Antipsychotics are the keystone in schizophrenia treatment. Although the benefits of the new generation of antipsychotics has been demonstrated over the last decade, the issues of patient compliance and higher purchasing price of atypical antipsychotics remain unresolved. Risperidone is the only atypical antipsychotic agent with long-acting formulation. Long-acting risperidone is a water-based injection and it has been associated with a low level of pain. The aim of the present study was to test whether an improvement in compliance with the use of a long-acting risperidone, compared with olanzapine and depot haloperidol, can increase the effectiveness and the cost-effectiveness indexes. An economic comparison model with decision tree, rather than a prospective design with real clinical drug trial, was applied. The unit cost for each medical procedure was obtained from the claimed-database of the Bureau of National Health Insurance in Taiwan. An executive committee simulated the incidence of extrapyramidal side-effects and proposed a therapeutic model for each strategy based on a literature review. The probabilities of treatment response of different agents and those of different mental health states were estimated by the executive committee and 10 senior psychiatrists who were randomly selected. Sensitivity analysis was performed for drug cost-effectiveness and compliance improvement for using long-acting risperidone. The results showed that long-acting risperidone is more cost-effective than either olanzapine or depot haloperidol for treating schizophrenia patients whose conditions are stable and whose illness duration ranges from 1 to 5 years. The comparison model with the Kaplan-Meier decision tree may serve as an alternative to prospectively designed studies for cost-effectiveness of atypical antipsychotics.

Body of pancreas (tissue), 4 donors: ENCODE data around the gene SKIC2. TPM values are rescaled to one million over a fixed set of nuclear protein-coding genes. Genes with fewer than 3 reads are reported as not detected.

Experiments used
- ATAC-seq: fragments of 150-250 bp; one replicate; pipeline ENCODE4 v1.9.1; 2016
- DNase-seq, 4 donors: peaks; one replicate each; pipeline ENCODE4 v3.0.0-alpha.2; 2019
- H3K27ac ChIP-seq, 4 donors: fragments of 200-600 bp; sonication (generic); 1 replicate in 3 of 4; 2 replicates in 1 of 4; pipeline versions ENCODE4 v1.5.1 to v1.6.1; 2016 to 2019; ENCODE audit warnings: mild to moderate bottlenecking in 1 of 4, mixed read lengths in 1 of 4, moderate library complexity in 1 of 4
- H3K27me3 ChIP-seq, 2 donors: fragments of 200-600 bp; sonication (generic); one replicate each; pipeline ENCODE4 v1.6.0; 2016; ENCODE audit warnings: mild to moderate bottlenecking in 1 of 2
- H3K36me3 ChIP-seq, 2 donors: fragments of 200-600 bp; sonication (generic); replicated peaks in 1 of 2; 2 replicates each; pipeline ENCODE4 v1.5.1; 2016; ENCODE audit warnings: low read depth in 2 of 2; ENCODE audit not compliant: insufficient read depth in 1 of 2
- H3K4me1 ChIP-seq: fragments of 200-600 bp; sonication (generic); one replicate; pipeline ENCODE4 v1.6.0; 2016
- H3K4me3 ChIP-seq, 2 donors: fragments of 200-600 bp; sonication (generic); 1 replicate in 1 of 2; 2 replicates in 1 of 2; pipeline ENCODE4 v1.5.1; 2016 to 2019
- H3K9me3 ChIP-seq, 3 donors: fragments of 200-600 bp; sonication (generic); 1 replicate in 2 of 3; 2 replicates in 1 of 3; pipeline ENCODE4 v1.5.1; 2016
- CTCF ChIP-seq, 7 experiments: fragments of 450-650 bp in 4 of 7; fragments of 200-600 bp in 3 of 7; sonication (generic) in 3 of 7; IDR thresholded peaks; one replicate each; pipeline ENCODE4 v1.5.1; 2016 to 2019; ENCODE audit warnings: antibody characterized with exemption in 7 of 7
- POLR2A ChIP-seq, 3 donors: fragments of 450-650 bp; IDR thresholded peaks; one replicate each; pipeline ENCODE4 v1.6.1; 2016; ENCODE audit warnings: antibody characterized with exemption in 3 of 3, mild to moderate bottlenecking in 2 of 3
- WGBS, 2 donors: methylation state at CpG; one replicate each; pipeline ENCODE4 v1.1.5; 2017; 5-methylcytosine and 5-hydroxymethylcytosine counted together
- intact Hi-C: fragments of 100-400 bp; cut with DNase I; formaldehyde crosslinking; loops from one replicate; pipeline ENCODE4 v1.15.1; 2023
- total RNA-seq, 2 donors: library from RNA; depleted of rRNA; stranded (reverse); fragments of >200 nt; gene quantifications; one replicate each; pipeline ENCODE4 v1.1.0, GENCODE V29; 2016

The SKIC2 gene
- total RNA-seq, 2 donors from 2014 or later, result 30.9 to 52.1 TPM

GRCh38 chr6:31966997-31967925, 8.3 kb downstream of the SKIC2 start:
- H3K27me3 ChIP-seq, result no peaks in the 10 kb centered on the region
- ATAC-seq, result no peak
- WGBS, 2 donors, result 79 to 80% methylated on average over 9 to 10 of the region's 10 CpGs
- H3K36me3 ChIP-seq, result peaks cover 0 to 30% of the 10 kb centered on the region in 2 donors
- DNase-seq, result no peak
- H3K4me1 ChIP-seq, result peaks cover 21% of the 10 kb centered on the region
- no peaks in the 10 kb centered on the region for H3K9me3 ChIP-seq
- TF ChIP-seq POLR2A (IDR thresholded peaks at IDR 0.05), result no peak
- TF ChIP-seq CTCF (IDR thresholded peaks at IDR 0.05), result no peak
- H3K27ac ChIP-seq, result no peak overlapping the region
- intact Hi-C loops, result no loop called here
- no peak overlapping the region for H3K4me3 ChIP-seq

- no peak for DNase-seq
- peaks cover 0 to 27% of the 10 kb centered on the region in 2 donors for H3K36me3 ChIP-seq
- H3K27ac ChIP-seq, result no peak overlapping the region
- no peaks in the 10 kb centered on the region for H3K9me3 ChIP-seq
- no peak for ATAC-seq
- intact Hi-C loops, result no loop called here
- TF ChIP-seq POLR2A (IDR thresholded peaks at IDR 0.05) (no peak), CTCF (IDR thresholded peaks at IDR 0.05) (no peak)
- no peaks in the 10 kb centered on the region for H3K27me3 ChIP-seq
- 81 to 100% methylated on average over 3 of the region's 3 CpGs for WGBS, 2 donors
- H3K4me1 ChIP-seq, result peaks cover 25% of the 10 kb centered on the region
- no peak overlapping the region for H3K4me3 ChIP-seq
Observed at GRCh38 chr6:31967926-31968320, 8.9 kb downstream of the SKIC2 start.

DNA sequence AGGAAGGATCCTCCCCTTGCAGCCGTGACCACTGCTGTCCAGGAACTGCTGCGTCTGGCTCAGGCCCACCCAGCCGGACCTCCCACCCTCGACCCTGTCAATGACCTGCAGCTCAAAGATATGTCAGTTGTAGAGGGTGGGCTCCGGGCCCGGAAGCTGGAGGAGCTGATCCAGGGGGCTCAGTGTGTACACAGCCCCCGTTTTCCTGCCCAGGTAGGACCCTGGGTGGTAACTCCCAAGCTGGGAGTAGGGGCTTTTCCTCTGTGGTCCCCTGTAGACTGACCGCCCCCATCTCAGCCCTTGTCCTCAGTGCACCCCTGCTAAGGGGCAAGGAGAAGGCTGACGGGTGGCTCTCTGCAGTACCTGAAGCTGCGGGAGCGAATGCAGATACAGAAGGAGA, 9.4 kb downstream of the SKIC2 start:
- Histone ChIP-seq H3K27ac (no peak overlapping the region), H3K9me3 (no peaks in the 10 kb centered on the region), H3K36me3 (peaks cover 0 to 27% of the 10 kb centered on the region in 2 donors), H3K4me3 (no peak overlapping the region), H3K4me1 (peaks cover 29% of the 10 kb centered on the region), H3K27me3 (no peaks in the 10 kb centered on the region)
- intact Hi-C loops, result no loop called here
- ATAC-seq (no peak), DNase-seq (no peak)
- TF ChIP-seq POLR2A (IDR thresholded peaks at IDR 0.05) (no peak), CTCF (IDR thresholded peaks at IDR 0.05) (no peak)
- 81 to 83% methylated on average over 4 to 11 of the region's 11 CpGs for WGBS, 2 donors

All Science Journal Classification (ASJC) codes
- Clinical Neurology
- Psychiatry and Mental health